Q: Critics of the women’s movement are crowing about setbacks to women’s equality. Do you think there has been a negative reaction to the women’s movement that may be detrimental to its future?

A: I think there’s clearly been a formation of an anti-feminist lobby. It concentrated at first only on the abortion question but expanded to cover the Equal Rights Amendment and other issues as well. It’s composed of fundamentalist religious groups, conservative political groups and a number of business interests. It doesn’t represent the popular option at all. In fact it’s only a very small minority of the popular opinion and one can see that in any public opinion poll. But it has a great deal of cash and a great deal of force. We’re going to be dealing with that for a very long time. We have to be careful not to let a well-financed minority dictate to us.

Q: Do you think ERA is going to pass?

A: Yes. I think many women feel anger that we have had to spend more than a half a century struggling and spending our energies and our money trying to see to it that the Constitution of the United States applies to women. I think that within the time limit allowed we certainly will have won it.

Q: What do you think the consequences will be if it doesn’t pass?

A: Then I think we better think about the consequences in terms of the country. What we will have said is that the country, the Constitution of the United States, does not apply to half of its citizens, women of every race. It will be the clearest admission that this is not and never has been a democracy.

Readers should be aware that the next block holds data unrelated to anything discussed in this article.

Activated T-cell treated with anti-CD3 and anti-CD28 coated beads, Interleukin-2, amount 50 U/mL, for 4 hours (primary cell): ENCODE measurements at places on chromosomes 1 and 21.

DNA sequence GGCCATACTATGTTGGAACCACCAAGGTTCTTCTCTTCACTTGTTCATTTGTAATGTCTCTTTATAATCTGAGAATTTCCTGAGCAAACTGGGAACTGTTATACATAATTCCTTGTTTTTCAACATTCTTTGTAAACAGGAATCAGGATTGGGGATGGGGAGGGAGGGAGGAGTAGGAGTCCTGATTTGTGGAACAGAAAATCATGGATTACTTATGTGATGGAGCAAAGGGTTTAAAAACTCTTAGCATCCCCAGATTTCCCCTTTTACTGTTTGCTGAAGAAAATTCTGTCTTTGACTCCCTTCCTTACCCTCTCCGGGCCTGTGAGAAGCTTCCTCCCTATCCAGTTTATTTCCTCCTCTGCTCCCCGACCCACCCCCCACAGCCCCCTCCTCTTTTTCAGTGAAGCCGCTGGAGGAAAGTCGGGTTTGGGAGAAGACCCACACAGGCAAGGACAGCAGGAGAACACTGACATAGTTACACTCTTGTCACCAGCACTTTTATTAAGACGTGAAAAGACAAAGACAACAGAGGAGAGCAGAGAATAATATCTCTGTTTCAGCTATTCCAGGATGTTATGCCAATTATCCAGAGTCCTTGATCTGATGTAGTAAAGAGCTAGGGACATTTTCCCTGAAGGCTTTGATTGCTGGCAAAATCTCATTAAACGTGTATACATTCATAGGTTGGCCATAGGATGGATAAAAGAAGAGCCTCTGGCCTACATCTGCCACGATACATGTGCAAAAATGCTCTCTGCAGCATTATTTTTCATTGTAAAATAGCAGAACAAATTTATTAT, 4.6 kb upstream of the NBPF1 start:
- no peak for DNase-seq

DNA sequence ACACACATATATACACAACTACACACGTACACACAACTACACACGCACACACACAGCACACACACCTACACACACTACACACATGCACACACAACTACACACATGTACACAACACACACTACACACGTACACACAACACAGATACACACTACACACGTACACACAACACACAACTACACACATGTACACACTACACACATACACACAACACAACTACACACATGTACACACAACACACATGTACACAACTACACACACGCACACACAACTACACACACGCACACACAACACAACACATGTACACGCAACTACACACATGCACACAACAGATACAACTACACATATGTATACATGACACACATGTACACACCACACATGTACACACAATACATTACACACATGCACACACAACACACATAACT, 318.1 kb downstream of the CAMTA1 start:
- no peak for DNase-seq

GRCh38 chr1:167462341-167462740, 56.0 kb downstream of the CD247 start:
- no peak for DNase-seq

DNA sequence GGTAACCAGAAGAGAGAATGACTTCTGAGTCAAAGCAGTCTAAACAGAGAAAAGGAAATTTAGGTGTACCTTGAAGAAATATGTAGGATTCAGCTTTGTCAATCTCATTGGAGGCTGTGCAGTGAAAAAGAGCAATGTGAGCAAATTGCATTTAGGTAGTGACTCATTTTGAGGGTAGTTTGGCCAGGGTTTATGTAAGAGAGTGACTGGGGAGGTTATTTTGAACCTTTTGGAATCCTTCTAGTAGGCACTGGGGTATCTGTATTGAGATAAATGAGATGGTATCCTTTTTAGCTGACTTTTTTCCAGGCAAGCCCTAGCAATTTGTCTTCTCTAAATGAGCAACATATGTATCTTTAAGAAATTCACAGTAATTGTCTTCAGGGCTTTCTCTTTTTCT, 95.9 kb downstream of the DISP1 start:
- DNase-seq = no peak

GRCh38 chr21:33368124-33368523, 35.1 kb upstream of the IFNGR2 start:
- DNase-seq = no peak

Q: Does it surprise you that the wife of a conservative Republican president is going out on the battlefront for Equal Rights Amendment?

A: No, I think there are a lot of wives with strong opinions which, if they are able to voice them, would turn out to be quite different than their husbands’. The President also has at least voiced support for the rights amendment, but I’m very glad to see what Betty Ford is doing. I guess the real question is: why didn’t Mrs. Nixon and Mrs. Kennedy and others do the same thing? But it does make Betty Ford the first woman in the White House since Eleanor Roosevelt who has declared her support for the Constitution of the United States and the fact that it applies to every citizen.